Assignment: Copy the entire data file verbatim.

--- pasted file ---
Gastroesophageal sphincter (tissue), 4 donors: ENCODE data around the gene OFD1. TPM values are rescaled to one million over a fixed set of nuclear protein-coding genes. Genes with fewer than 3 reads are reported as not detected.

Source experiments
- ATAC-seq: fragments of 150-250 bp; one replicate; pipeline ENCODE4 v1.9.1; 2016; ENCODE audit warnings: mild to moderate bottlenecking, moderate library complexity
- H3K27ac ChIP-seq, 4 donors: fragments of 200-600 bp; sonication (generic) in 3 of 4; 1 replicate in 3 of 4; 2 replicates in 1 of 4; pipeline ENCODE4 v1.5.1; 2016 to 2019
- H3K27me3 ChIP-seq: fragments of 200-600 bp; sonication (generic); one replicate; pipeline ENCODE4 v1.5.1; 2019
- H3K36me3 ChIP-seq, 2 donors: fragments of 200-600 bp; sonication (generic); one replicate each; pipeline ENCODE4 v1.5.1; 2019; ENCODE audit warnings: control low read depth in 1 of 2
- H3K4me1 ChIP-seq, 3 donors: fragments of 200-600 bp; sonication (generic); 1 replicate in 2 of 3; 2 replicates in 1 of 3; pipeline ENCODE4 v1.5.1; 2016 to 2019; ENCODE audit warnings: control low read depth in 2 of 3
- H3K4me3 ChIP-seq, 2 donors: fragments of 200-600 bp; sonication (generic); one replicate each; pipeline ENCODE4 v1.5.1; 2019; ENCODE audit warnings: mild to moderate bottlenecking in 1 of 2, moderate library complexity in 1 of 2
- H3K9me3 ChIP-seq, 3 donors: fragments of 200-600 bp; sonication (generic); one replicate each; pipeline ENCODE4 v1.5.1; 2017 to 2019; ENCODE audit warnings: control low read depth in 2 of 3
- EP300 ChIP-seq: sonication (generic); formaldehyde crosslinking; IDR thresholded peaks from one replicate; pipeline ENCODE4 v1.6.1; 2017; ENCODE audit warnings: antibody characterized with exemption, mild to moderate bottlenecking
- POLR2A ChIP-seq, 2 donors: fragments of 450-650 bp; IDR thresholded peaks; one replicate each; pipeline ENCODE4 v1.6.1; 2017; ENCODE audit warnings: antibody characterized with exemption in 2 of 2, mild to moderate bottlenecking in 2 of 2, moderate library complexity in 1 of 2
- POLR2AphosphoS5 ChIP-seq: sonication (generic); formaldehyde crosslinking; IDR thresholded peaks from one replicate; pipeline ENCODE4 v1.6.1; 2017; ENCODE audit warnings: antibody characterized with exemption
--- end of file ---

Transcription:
Gastroesophageal sphincter (tissue), 4 donors: ENCODE data around the gene OFD1. TPM values are rescaled to one million over a fixed set of nuclear protein-coding genes. Genes with fewer than 3 reads are reported as not detected.

Source experiments
- ATAC-seq: fragments of 150-250 bp; one replicate; pipeline ENCODE4 v1.9.1; 2016; ENCODE audit warnings: mild to moderate bottlenecking, moderate library complexity
- H3K27ac ChIP-seq, 4 donors: fragments of 200-600 bp; sonication (generic) in 3 of 4; 1 replicate in 3 of 4; 2 replicates in 1 of 4; pipeline ENCODE4 v1.5.1; 2016 to 2019
- H3K27me3 ChIP-seq: fragments of 200-600 bp; sonication (generic); one replicate; pipeline ENCODE4 v1.5.1; 2019
- H3K36me3 ChIP-seq, 2 donors: fragments of 200-600 bp; sonication (generic); one replicate each; pipeline ENCODE4 v1.5.1; 2019; ENCODE audit warnings: control low read depth in 1 of 2
- H3K4me1 ChIP-seq, 3 donors: fragments of 200-600 bp; sonication (generic); 1 replicate in 2 of 3; 2 replicates in 1 of 3; pipeline ENCODE4 v1.5.1; 2016 to 2019; ENCODE audit warnings: control low read depth in 2 of 3
- H3K4me3 ChIP-seq, 2 donors: fragments of 200-600 bp; sonication (generic); one replicate each; pipeline ENCODE4 v1.5.1; 2019; ENCODE audit warnings: mild to moderate bottlenecking in 1 of 2, moderate library complexity in 1 of 2
- H3K9me3 ChIP-seq, 3 donors: fragments of 200-600 bp; sonication (generic); one replicate each; pipeline ENCODE4 v1.5.1; 2017 to 2019; ENCODE audit warnings: control low read depth in 2 of 3
- EP300 ChIP-seq: sonication (generic); formaldehyde crosslinking; IDR thresholded peaks from one replicate; pipeline ENCODE4 v1.6.1; 2017; ENCODE audit warnings: antibody characterized with exemption, mild to moderate bottlenecking
- POLR2A ChIP-seq, 2 donors: fragments of 450-650 bp; IDR thresholded peaks; one replicate each; pipeline ENCODE4 v1.6.1; 2017; ENCODE audit warnings: antibody characterized with exemption in 2 of 2, mild to moderate bottlenecking in 2 of 2, moderate library complexity in 1 of 2
- POLR2AphosphoS5 ChIP-seq: sonication (generic); formaldehyde crosslinking; IDR thresholded peaks from one replicate; pipeline ENCODE4 v1.6.1; 2017; ENCODE audit warnings: antibody characterized with exemption